Initiation Factor eIF2α Phosphorylation in Stress Responses and Apoptosis

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Abstract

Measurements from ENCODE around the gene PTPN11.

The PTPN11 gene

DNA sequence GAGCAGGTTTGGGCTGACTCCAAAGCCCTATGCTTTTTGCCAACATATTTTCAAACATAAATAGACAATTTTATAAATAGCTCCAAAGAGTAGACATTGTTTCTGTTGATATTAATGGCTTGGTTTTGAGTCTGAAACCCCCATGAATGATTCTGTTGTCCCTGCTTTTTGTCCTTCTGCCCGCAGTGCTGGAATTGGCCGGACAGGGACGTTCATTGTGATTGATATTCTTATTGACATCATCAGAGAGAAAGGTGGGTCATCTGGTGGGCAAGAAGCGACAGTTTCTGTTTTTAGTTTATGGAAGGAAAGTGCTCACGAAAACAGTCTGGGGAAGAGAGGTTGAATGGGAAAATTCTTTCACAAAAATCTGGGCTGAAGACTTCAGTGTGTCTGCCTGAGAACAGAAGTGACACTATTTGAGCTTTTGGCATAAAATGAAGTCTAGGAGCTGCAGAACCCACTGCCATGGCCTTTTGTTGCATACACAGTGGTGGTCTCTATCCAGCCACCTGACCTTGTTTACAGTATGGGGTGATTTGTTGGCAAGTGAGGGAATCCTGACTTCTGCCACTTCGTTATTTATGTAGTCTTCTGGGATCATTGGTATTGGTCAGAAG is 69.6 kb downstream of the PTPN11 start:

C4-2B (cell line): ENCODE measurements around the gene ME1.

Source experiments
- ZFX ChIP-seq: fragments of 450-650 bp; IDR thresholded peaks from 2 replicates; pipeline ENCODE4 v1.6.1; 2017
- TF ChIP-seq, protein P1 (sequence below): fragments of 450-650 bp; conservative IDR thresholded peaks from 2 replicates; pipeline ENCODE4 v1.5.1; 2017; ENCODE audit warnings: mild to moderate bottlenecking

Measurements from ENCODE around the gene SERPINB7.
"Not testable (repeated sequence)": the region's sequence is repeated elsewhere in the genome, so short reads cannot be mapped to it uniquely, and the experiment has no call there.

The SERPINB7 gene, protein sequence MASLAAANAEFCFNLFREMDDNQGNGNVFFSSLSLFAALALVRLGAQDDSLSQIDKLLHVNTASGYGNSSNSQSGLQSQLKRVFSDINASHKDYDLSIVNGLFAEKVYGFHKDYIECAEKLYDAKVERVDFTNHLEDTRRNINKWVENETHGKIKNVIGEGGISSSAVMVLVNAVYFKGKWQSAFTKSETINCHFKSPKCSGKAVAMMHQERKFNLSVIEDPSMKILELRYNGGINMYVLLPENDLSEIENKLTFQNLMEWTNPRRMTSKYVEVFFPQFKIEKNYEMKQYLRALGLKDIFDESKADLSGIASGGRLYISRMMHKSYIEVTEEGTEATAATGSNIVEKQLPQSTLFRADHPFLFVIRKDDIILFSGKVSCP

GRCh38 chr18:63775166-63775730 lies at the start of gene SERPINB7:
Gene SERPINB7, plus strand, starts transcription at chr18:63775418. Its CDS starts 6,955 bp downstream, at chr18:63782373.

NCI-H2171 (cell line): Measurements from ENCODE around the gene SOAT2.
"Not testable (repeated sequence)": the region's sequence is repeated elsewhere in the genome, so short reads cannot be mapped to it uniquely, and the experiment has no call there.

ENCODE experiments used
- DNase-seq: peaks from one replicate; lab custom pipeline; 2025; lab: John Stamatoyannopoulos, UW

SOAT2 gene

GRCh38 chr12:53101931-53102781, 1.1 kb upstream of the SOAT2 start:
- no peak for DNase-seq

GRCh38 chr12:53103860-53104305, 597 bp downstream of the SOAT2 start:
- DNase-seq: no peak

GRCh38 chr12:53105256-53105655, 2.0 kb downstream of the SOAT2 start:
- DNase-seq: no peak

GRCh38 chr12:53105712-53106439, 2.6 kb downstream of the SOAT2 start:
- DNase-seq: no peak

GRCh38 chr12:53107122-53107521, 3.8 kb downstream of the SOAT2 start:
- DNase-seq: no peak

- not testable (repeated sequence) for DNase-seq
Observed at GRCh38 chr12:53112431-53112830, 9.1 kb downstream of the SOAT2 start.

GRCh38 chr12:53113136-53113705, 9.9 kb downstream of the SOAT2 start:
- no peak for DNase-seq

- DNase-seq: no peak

Protein synthesis in eukaryotes is a complex process which can be regulated at many points in the pathway. In recent years it has become clear that both the overall rate of translation and the relative rates of synthesis of individual proteins can be controlled post-transcriptionally through changes in the activities or levels of a small number of key components, and that such regulation usually takes place at the level of polypeptide chain initiation. A large body of evidence indicates that the essential polypeptide chain initiation factor eIF2 is a frequent target for regulation, and that its activity is often rate-limiting for protein synthesis. The phosphorylation of the smallest (α) subunit of eIF2 is a widely used mechanism of translational control in many organisms, and there are numerous physiologically important situations where eIF2α kinases are activated or inhibited. This chapter provides a review of our knowledge concerning the mechanisms by which eIF2 is controlled by reversible protein phosphorylation.